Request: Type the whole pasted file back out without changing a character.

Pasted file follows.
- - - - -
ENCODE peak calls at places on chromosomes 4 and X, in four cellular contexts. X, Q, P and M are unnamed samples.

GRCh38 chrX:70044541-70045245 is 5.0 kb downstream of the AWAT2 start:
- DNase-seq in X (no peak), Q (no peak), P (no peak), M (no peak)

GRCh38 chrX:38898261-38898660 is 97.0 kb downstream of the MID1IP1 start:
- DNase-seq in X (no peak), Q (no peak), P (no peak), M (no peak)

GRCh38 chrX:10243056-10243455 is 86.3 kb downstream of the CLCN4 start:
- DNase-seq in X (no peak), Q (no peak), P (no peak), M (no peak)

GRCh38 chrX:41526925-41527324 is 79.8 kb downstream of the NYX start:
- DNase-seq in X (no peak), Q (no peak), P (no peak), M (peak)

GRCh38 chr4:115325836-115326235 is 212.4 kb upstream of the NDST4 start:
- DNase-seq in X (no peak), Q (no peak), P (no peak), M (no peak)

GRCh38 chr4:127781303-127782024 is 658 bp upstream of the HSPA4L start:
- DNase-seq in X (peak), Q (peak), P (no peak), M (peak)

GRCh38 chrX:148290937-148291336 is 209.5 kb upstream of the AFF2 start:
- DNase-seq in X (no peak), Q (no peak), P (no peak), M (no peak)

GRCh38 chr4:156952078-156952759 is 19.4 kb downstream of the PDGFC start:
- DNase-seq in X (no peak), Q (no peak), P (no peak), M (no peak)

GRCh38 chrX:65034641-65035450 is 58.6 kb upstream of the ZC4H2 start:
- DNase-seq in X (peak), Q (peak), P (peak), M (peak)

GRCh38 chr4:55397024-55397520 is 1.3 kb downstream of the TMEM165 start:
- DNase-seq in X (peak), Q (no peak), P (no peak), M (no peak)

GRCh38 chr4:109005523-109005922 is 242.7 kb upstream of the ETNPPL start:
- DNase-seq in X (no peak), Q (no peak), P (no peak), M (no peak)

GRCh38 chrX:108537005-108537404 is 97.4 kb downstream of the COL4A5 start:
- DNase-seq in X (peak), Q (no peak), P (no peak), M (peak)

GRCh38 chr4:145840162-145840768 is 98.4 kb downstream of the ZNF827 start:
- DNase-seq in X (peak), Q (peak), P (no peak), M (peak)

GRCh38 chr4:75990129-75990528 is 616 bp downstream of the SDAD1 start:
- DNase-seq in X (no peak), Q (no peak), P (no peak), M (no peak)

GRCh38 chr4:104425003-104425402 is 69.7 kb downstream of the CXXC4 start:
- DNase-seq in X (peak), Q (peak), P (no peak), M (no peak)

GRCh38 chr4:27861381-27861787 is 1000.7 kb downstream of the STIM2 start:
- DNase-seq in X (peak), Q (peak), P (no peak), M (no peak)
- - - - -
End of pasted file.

ENCODE peak calls at places on chromosomes 4 and X, in four cellular contexts. X, Q, P and M are unnamed samples.

GRCh38 chrX:70044541-70045245 is 5.0 kb downstream of the AWAT2 start:
- DNase-seq in X (no peak), Q (no peak), P (no peak), M (no peak)

GRCh38 chrX:38898261-38898660 is 97.0 kb downstream of the MID1IP1 start:
- DNase-seq in X (no peak), Q (no peak), P (no peak), M (no peak)

GRCh38 chrX:10243056-10243455 is 86.3 kb downstream of the CLCN4 start:
- DNase-seq in X (no peak), Q (no peak), P (no peak), M (no peak)

GRCh38 chrX:41526925-41527324 is 79.8 kb downstream of the NYX start:
- DNase-seq in X (no peak), Q (no peak), P (no peak), M (peak)

GRCh38 chr4:115325836-115326235 is 212.4 kb upstream of the NDST4 start:
- DNase-seq in X (no peak), Q (no peak), P (no peak), M (no peak)

GRCh38 chr4:127781303-127782024 is 658 bp upstream of the HSPA4L start:
- DNase-seq in X (peak), Q (peak), P (no peak), M (peak)

GRCh38 chrX:148290937-148291336 is 209.5 kb upstream of the AFF2 start:
- DNase-seq in X (no peak), Q (no peak), P (no peak), M (no peak)

GRCh38 chr4:156952078-156952759 is 19.4 kb downstream of the PDGFC start:
- DNase-seq in X (no peak), Q (no peak), P (no peak), M (no peak)

GRCh38 chrX:65034641-65035450 is 58.6 kb upstream of the ZC4H2 start:
- DNase-seq in X (peak), Q (peak), P (peak), M (peak)

GRCh38 chr4:55397024-55397520 is 1.3 kb downstream of the TMEM165 start:
- DNase-seq in X (peak), Q (no peak), P (no peak), M (no peak)

GRCh38 chr4:109005523-109005922 is 242.7 kb upstream of the ETNPPL start:
- DNase-seq in X (no peak), Q (no peak), P (no peak), M (no peak)

GRCh38 chrX:108537005-108537404 is 97.4 kb downstream of the COL4A5 start:
- DNase-seq in X (peak), Q (no peak), P (no peak), M (peak)

GRCh38 chr4:145840162-145840768 is 98.4 kb downstream of the ZNF827 start:
- DNase-seq in X (peak), Q (peak), P (no peak), M (peak)

GRCh38 chr4:75990129-75990528 is 616 bp downstream of the SDAD1 start:
- DNase-seq in X (no peak), Q (no peak), P (no peak), M (no peak)

GRCh38 chr4:104425003-104425402 is 69.7 kb downstream of the CXXC4 start:
- DNase-seq in X (peak), Q (peak), P (no peak), M (no peak)

GRCh38 chr4:27861381-27861787 is 1000.7 kb downstream of the STIM2 start:
- DNase-seq in X (peak), Q (peak), P (no peak), M (no peak)